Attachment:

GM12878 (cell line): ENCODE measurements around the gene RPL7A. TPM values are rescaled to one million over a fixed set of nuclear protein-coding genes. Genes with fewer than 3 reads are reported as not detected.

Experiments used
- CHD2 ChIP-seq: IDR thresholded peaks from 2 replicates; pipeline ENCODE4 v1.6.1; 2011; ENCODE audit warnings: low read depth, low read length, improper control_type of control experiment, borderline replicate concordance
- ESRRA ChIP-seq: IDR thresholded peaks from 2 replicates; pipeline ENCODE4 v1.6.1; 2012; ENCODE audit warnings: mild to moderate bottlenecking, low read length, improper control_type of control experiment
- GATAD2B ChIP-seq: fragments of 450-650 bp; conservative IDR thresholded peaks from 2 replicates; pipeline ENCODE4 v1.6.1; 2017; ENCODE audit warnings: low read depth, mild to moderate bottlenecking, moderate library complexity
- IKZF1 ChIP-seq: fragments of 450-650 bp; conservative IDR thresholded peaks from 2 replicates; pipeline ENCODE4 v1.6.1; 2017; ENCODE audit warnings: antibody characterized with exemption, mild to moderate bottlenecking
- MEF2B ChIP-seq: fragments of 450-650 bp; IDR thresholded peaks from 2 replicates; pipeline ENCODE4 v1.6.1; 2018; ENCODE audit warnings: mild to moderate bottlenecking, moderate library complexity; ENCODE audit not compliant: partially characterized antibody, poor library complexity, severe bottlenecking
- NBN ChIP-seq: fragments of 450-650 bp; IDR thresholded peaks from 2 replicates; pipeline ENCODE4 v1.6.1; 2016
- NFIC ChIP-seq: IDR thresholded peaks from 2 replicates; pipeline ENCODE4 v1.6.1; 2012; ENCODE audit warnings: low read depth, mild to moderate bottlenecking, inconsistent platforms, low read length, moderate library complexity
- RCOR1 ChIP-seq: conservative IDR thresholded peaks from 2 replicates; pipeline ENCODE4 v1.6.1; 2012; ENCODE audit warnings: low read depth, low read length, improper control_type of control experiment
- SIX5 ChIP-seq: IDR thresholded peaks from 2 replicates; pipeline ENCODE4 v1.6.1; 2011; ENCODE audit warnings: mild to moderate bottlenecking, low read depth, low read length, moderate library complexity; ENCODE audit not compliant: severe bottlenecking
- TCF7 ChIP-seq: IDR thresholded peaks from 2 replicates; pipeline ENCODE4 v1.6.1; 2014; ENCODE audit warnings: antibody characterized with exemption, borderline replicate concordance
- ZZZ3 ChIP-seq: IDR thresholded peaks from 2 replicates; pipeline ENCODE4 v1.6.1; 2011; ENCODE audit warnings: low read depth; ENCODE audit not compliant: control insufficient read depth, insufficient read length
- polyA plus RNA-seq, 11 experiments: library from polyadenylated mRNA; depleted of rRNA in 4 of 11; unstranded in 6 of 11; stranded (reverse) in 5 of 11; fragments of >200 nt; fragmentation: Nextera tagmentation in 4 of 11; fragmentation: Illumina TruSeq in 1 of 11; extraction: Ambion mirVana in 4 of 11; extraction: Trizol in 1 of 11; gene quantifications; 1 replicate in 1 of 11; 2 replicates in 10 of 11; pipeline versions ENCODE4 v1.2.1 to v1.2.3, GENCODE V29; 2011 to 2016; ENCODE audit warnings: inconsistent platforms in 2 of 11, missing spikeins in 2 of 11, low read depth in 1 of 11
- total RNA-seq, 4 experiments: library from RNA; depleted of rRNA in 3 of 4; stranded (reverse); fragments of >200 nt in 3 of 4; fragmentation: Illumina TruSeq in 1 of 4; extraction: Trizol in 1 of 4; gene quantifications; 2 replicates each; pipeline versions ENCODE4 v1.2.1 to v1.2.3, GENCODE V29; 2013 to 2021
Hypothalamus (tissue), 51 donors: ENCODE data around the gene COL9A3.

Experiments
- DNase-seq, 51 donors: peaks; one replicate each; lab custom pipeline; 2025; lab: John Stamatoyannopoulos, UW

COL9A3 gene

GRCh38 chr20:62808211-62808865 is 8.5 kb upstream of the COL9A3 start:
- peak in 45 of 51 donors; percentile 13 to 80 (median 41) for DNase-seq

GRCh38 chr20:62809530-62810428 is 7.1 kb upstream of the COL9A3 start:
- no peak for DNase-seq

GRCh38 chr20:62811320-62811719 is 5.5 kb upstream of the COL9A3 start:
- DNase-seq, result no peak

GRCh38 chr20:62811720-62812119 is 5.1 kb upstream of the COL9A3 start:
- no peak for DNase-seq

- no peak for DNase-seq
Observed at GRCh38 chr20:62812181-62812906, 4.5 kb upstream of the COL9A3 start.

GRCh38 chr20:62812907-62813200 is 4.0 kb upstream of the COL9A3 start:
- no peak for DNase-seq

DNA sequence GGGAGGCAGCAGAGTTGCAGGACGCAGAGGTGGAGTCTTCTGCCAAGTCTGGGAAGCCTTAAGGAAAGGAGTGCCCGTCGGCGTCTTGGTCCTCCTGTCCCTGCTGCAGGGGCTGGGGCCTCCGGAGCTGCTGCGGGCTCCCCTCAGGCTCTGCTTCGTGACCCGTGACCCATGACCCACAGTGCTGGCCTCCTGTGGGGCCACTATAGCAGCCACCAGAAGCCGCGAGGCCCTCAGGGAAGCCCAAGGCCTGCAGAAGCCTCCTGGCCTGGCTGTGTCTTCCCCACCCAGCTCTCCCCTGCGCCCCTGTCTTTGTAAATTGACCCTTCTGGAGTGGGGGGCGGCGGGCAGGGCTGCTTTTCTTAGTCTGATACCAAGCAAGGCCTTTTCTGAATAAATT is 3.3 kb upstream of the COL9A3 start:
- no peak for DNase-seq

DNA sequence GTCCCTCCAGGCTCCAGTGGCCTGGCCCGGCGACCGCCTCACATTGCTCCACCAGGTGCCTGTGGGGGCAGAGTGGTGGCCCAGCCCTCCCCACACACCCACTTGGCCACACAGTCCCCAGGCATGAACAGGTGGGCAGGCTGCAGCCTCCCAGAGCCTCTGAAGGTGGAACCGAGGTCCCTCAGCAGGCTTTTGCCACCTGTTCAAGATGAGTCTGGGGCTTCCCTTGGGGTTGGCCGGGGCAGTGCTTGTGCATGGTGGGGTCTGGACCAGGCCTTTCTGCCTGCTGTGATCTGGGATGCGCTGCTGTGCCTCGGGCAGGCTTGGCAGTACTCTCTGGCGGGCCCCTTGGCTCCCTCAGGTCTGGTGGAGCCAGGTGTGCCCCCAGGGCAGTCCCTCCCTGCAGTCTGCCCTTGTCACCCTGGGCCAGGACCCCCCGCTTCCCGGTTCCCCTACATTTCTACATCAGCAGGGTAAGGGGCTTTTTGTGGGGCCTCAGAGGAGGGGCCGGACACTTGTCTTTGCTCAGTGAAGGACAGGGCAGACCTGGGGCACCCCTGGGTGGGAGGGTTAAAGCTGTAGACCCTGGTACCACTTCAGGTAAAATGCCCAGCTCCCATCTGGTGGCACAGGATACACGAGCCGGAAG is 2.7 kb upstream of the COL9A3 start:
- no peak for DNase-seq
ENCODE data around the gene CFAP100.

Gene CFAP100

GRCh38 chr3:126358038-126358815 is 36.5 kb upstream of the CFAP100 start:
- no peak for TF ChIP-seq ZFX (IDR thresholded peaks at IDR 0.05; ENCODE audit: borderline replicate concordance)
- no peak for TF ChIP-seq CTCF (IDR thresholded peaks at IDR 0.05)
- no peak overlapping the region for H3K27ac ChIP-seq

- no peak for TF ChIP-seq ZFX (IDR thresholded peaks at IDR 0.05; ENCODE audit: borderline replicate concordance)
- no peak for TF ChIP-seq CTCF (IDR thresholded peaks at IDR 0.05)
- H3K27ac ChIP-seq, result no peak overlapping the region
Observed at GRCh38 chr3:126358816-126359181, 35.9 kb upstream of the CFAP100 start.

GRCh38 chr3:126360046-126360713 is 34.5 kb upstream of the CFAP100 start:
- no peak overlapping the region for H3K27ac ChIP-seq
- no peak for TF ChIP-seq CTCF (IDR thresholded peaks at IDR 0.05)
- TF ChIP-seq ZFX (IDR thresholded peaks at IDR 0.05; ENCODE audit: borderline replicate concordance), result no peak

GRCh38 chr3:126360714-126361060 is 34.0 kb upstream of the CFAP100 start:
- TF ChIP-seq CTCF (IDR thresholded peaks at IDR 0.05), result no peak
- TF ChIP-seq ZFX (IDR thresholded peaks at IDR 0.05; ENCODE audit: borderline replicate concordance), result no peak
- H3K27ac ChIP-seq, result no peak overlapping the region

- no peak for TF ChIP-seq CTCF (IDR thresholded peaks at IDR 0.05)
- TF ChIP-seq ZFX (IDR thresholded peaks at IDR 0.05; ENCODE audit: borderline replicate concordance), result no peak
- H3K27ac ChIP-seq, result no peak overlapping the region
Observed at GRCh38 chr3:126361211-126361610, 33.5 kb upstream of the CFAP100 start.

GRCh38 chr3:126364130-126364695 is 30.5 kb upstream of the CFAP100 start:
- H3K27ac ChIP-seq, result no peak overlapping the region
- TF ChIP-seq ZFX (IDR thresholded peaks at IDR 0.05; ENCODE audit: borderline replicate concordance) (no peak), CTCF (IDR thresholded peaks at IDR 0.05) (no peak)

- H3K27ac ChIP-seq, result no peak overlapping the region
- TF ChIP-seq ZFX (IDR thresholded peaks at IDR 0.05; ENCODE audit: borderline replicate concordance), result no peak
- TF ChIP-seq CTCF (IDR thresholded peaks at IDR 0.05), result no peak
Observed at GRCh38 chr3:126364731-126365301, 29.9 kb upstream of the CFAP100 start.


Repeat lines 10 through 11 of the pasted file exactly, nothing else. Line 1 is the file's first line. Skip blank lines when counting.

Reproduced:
- RCOR1 ChIP-seq: conservative IDR thresholded peaks from 2 replicates; pipeline ENCODE4 v1.6.1; 2012; ENCODE audit warnings: low read depth, low read length, improper control_type of control experiment
- SIX5 ChIP-seq: IDR thresholded peaks from 2 replicates; pipeline ENCODE4 v1.6.1; 2011; ENCODE audit warnings: mild to moderate bottlenecking, low read depth, low read length, moderate library complexity; ENCODE audit not compliant: severe bottlenecking